Sunday, April 24, 2005

To the Konka Gompa (贡嘎寺)

konkagompa2, originally uploaded by jiulong.

After resting and developing some photographs in Kangding, Joseph Rock returned in an attempt to visit the small monastery of Konka Gompa at the foot of Minya Konka. This was located in an isolated glacier valley over the Tsemi Pass [次梅山口] from the Yulongsi [玉龙西] valley, and was cut off from the outside world from November to April by heavy snows on the pass.

In early June Rock returned to the Yulongsi valley at 13,800 feet and despite heavy snowfalls he attempted to cross the Tsemi pass with some lamas and the treasurer of the monastery to guide and accompany him.

He made a successful crossing in snow and passed through the small hamlet of Tsemi before ascending the glacier valley through spruce and birch forest to the secluded and peaceful monastery. It was occupied by just four monks of the Karmapa [red hat] sect and a living buddha. The little monastery was perched on the edge of the ridge, overlooking the tip of the glacier that descended from Minya Konka.

A fresco on the wall portrayed the mountain deity Dordjelutru, of which Minya Konka was a physical manifestation.

Joseph Rock shared a small room in the temple with a chorten that contained the remains of a former living buddha who died 60 years earlier. I love his description:

All was quiet and hushed as I lay on my camp cot facing the tomb of the buddha whose room I occupied. Outside the glacier stream roared, the thunder rolled and Dordjelutru staged an electrical display in this weird canyon. I shivered. Here all alone in the presence of a sacred mummy in a hoary lamasery, I listened to this tempest breaking over the icy peak of Minya Konka. Was this the year 1929 or had tiime been set back a thousand years? Did I dream or was it all reality?"

His reverie was interupted by the four lamas who came to chant deep bass incantations in his room and throw barley grains over the shrine of the former living buddha.

The next day Rock was blessed with clear weather and climbed the 17,2000 foot high ridge behind the monastery to get superb views of the mountain, with just a veil of cloud streaming off the tip of its peak.

Back at the temple Rock was shown a sign printed on hempcloth pronouncing that there was no more beautiful spot on earth than Minya Konka, and that one night spent on the mountain was equivalent to ten years spent sitting in meditation and prayer. And one offering of burning juniper here was worth hundreds and thousands of prayers.

According to the inscription, Padma Sambhava the Indian founder of the Red Hat buddhist sect pronounced Dordjelutru to be the equal of Shenrezig, who was the Avalokitesvara of India. He also said all the Buddhist deities dwelled within this scared mountain and so anyone gazing upon it would have all their past sins wiped off the slate so they may begin life anew.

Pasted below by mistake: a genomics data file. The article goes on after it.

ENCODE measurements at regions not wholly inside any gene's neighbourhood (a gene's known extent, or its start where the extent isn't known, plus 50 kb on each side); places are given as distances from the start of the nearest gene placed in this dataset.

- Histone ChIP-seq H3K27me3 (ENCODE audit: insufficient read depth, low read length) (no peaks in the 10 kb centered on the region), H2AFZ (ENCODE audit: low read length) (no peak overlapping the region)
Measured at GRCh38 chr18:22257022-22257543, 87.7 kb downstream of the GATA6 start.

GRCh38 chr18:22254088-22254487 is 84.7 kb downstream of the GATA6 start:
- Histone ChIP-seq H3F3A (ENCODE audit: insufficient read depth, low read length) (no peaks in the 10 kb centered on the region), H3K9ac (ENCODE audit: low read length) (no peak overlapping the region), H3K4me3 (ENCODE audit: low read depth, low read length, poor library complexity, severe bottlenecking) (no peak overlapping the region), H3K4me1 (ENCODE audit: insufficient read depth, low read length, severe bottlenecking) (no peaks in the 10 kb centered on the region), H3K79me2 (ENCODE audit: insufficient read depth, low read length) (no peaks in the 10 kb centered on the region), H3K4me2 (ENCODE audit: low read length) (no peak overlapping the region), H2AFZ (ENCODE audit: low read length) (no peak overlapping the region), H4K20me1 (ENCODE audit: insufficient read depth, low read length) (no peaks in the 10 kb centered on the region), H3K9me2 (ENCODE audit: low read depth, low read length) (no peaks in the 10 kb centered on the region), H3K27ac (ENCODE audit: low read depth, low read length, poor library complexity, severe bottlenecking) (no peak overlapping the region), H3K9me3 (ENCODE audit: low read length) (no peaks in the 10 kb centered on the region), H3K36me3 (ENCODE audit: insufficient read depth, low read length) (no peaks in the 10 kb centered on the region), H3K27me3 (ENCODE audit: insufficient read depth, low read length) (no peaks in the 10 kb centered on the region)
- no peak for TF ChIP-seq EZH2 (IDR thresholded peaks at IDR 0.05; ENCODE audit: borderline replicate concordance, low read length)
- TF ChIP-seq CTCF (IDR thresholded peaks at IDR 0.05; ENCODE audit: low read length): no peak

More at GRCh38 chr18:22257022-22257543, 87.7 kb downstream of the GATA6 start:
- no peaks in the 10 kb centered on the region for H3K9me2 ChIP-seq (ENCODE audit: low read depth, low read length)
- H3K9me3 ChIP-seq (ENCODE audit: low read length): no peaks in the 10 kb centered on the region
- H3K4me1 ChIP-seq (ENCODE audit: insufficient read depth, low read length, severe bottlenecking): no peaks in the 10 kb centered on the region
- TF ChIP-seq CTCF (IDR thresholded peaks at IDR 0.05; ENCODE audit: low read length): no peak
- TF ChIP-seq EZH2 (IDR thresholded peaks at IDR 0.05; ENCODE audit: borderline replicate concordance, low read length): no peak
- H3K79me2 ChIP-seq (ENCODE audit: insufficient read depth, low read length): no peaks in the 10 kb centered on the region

And thus ended Joseph Rock's visit to the Konka Gompa. He returned to Muli and then Lijiang via a different route, slightly to the north of the one that he had used to come to Kangding. He crossed the Yangtze on rope slides and was then holed up on the island of Nyorophu at Lugu Lake for several weeks, blockaded by the bandits of Konkaling who were on the march in that area.

Minya Konka gompa  western side of Gongga Sahn
The rebuilt Konka Gompa in 1996.
Fresco depicting Dordjelutru, 1929.
Buddhist wal mural, Konka Gompa near Gongga Shan, 1994
Fresco at the rebuilt Konka Gompa, 1996.

A closer view of the monastery.

A sketch by Edward Imhof of the monastery from the 1930s.
Gonga Shan: Gonga gompa from above
Konka Gompa from above
Gonga Shan: gompa  back
Back of the monastery, looking towards Tsemi.
Gonga Shan - Gonga Si in snow
Konka Gompa after a snowfall.
Gonga Shan from the temple
Minya Konka from the Gompa.


Chris Earle said...

Good stuff. I spent parts of October 1988 and April 1989 at Konka Gompa, doing some ecological research. I brought along some Joseph Rock articles from National Geographic and the lamas were deeply impressed. There's a photo of a lama on pg. 414 of Rock's October 1930 article, and one of the oldest lamas present in 1988 recognized him. I also was able to rephotograph several of the scenes from Rock's 1930 article.

mutikonka said...

Thanks Chris - would have loved to visit the Gompa in the 80s